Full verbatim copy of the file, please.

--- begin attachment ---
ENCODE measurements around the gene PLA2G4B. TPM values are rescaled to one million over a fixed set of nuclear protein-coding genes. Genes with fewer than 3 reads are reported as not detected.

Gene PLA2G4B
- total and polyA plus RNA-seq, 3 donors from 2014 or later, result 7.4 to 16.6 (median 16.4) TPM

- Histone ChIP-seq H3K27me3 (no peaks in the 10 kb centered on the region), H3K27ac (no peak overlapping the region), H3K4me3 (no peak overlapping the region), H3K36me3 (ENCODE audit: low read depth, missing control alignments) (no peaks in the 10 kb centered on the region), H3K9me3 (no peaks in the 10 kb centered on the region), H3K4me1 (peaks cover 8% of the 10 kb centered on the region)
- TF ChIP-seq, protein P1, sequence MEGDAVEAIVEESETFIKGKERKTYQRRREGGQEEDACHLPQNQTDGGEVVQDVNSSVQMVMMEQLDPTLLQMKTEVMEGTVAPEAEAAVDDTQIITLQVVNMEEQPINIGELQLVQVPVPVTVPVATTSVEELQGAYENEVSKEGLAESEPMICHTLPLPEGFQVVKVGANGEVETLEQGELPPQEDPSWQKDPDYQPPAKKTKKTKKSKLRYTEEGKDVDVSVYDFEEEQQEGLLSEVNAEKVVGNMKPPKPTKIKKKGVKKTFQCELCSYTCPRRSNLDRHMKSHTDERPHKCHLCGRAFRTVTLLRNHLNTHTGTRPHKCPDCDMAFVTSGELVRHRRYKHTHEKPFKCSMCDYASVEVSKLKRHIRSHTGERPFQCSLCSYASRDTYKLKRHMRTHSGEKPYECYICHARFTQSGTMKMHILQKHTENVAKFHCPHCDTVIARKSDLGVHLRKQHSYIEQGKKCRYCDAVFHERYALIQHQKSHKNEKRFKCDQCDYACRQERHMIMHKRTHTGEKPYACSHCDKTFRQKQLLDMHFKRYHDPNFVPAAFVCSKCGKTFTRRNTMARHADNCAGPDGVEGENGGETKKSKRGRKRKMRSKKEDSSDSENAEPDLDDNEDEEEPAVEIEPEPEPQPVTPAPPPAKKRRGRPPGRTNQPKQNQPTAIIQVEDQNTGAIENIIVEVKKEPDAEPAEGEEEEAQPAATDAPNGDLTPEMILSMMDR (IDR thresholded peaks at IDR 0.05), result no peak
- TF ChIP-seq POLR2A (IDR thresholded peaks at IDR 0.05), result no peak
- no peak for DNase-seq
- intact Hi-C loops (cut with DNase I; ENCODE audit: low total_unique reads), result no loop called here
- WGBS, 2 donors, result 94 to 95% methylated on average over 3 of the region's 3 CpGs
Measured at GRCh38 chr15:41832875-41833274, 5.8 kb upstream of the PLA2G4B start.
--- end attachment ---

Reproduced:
ENCODE measurements around the gene PLA2G4B. TPM values are rescaled to one million over a fixed set of nuclear protein-coding genes. Genes with fewer than 3 reads are reported as not detected.

Gene PLA2G4B
- total and polyA plus RNA-seq, 3 donors from 2014 or later, result 7.4 to 16.6 (median 16.4) TPM

- Histone ChIP-seq H3K27me3 (no peaks in the 10 kb centered on the region), H3K27ac (no peak overlapping the region), H3K4me3 (no peak overlapping the region), H3K36me3 (ENCODE audit: low read depth, missing control alignments) (no peaks in the 10 kb centered on the region), H3K9me3 (no peaks in the 10 kb centered on the region), H3K4me1 (peaks cover 8% of the 10 kb centered on the region)
- TF ChIP-seq, protein P1, sequence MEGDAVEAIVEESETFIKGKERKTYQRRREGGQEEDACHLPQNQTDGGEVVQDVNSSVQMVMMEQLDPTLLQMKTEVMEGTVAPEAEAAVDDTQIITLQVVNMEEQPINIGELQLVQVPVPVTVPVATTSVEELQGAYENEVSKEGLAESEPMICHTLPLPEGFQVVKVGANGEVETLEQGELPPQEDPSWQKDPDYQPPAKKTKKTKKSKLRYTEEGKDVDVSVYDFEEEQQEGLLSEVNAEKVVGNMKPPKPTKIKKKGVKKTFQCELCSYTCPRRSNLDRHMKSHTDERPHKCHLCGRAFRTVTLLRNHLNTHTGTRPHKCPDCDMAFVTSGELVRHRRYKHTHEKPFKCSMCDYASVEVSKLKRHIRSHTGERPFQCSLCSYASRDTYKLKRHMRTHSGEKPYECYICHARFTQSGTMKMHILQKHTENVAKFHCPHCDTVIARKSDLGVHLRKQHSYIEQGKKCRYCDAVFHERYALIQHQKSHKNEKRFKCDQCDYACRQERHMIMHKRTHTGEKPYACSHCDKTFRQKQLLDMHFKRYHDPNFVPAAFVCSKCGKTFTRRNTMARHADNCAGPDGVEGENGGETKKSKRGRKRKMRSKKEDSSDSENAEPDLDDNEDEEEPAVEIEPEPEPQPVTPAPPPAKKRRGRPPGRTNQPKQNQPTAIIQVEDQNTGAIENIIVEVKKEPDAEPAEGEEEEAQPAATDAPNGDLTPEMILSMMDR (IDR thresholded peaks at IDR 0.05), result no peak
- TF ChIP-seq POLR2A (IDR thresholded peaks at IDR 0.05), result no peak
- no peak for DNase-seq
- intact Hi-C loops (cut with DNase I; ENCODE audit: low total_unique reads), result no loop called here
- WGBS, 2 donors, result 94 to 95% methylated on average over 3 of the region's 3 CpGs
Measured at GRCh38 chr15:41832875-41833274, 5.8 kb upstream of the PLA2G4B start.